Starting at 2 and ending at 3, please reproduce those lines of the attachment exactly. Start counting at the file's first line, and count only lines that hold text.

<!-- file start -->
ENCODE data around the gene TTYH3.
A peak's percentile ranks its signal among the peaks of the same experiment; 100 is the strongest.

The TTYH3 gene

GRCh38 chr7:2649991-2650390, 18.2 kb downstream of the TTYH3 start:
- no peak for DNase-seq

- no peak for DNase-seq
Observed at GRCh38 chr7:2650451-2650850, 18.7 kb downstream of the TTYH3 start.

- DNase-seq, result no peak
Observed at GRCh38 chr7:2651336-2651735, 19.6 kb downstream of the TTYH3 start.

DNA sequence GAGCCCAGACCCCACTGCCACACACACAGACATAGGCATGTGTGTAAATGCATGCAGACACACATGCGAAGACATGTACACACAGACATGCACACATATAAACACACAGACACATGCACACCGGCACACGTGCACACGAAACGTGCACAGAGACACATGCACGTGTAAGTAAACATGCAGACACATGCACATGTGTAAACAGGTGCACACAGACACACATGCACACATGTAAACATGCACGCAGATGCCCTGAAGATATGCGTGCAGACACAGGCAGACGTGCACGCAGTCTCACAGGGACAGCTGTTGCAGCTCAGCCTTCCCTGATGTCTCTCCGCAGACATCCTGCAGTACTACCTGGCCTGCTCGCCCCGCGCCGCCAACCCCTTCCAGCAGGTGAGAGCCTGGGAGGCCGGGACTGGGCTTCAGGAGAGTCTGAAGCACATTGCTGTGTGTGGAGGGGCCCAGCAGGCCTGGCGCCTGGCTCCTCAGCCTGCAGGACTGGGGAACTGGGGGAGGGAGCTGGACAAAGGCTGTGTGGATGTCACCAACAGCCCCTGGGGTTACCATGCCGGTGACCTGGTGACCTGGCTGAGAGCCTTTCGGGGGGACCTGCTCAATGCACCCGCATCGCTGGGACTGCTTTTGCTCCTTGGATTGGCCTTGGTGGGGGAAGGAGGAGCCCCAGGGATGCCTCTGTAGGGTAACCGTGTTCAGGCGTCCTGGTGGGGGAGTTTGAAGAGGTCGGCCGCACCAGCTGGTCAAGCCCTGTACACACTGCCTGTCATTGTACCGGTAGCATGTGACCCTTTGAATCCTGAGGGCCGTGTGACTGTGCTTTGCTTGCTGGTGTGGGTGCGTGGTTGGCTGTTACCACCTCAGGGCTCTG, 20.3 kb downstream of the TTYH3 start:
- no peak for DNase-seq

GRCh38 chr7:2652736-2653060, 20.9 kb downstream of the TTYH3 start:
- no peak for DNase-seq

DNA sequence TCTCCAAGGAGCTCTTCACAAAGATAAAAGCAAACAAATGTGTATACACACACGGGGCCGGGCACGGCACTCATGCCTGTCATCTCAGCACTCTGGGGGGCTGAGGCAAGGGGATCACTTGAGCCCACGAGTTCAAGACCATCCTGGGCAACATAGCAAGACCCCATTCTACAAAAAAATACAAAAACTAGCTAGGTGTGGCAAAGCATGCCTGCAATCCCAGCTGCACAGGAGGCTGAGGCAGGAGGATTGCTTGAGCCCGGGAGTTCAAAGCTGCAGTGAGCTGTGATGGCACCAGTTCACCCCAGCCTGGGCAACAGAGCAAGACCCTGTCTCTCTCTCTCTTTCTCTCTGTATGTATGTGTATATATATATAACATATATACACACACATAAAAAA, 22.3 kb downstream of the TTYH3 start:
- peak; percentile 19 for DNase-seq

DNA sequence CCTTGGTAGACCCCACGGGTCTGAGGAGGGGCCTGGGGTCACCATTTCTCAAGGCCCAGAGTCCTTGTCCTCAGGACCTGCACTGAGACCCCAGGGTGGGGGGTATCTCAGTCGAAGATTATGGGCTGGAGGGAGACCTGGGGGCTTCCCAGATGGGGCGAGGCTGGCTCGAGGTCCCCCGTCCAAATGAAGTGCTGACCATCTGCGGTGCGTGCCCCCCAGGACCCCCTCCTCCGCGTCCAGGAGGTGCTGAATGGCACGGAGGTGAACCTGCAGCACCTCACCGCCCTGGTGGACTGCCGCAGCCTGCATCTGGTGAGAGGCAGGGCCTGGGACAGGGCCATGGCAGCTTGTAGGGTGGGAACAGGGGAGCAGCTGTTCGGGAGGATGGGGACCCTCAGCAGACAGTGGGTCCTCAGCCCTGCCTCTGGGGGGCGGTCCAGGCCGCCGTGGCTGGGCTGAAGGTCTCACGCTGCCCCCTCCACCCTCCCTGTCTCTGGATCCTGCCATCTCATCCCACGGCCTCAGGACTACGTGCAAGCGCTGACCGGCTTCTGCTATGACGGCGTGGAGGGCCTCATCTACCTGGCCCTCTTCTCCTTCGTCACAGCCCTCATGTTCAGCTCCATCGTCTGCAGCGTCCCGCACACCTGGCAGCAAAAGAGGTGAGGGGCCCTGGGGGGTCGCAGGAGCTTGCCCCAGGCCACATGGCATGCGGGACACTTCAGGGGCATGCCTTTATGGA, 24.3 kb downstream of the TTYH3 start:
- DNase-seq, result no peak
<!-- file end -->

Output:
A peak's percentile ranks its signal among the peaks of the same experiment; 100 is the strongest.

The TTYH3 gene